NewsLocal News

Actions

San Diego hospital chaplains ministering to coronavirus patients — from afar

KGTV-Default-Image_1280x720.png
Posted at 4:52 PM, Apr 02, 2020
and last updated 2020-04-02 19:58:39-04

SAN DIEGO (KGTV) - With visitors restricted from hospitals, local chaplains are on a mission to comfort the sick and dying - from a distance.

A chaplain at Sharp Memorial Hospital for nearly 10 years, Liz Mackenzie is no stranger to attending to the ill. But she calls the impact of the coronavirus pandemic wrenching.

"It's kind of surreal. Not being able to hold their hands, to have non-verbal language. It's difficult. There’s a sense of loneliness and sorrow. The halls are quiet," said Mackenzie.

RELATED: Chaplains help firefighters cope during pandemic

With visitors not allowed for those stricken with COVID-19, she and other staff chaplains have so far offered telephone counseling to some 25 coronavirus patients and presumptive cases, just under half in the ICU.

"They'll check with the charge nurse to see who is verbal and can answer the phone," said Mackenzie.

When she offered to pray over the phone with one man, he grew short of breath and couldn't speak.

RELATED: San Diego skin care company develops hand sanitizer to fight coronavirus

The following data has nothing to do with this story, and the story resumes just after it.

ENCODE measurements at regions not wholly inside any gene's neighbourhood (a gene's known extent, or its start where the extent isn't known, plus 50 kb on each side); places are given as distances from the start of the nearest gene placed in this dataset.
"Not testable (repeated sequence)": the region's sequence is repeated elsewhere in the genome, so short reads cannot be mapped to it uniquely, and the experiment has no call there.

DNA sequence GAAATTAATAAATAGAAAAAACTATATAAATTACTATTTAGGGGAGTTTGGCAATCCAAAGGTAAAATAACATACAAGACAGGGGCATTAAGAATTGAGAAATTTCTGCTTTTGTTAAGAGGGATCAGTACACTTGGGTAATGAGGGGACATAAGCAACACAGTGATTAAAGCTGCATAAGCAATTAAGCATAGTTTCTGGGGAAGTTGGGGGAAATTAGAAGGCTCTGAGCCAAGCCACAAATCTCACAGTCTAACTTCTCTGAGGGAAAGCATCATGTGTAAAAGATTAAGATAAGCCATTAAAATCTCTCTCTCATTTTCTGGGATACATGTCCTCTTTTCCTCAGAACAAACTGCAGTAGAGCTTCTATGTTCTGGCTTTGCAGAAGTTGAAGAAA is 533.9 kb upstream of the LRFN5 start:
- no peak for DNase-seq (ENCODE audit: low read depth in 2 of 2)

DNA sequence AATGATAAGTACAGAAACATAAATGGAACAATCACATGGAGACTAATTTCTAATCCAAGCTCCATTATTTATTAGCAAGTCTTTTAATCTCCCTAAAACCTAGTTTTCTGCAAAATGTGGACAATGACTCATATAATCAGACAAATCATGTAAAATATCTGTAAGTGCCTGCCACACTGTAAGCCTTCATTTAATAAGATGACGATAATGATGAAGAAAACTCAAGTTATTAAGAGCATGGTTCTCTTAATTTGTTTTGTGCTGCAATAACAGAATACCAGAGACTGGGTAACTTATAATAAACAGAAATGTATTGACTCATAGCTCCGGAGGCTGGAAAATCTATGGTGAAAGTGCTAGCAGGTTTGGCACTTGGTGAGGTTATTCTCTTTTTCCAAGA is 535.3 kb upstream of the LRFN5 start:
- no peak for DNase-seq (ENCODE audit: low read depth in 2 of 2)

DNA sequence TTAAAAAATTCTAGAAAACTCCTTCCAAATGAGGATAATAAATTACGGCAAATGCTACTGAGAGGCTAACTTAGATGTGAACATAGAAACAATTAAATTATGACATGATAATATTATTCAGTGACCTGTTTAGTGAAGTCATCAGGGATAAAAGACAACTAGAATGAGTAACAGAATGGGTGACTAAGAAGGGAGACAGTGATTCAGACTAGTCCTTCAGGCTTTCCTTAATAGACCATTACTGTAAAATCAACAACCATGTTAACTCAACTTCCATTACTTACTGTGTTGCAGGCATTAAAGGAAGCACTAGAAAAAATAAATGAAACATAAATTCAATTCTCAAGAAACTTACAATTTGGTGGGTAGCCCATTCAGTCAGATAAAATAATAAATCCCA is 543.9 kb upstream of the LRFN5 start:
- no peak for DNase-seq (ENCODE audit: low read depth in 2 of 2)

"He had great fear, difficulty breathing in the ICU. He was tearful, and we sat in silence," said Mackenzie.

For Catholic patients, she lets them know of the Vatican's directive. At the direction of local bishops, absolution can granted even if an in-person confession isn't possible. Across the country, in some cases, priests are performing last rites by Facetime and Zoom.

"What I'm been trying to share over the phone is God's mercy is greater than all of this," said Mackenzie.

RELATED: San Diego hospitals start drives for personal protective equipment

Mackenize says she has yet to tend to someone who has passed. She says none of her patients have insisted on receiving a sacrament in person, but have been grateful for her phone counsel.

"Trying to connect with what's important to them, providing a prayer or blessing that offers them comfort," said Mackenzie.

It's a comfort she knows will be critical with a looming surge in cases ahead.

"I'm taking a lot of inspiration from co-workers, who are fearful at times for their health and their families, but wanting to help others," said Mackenzie.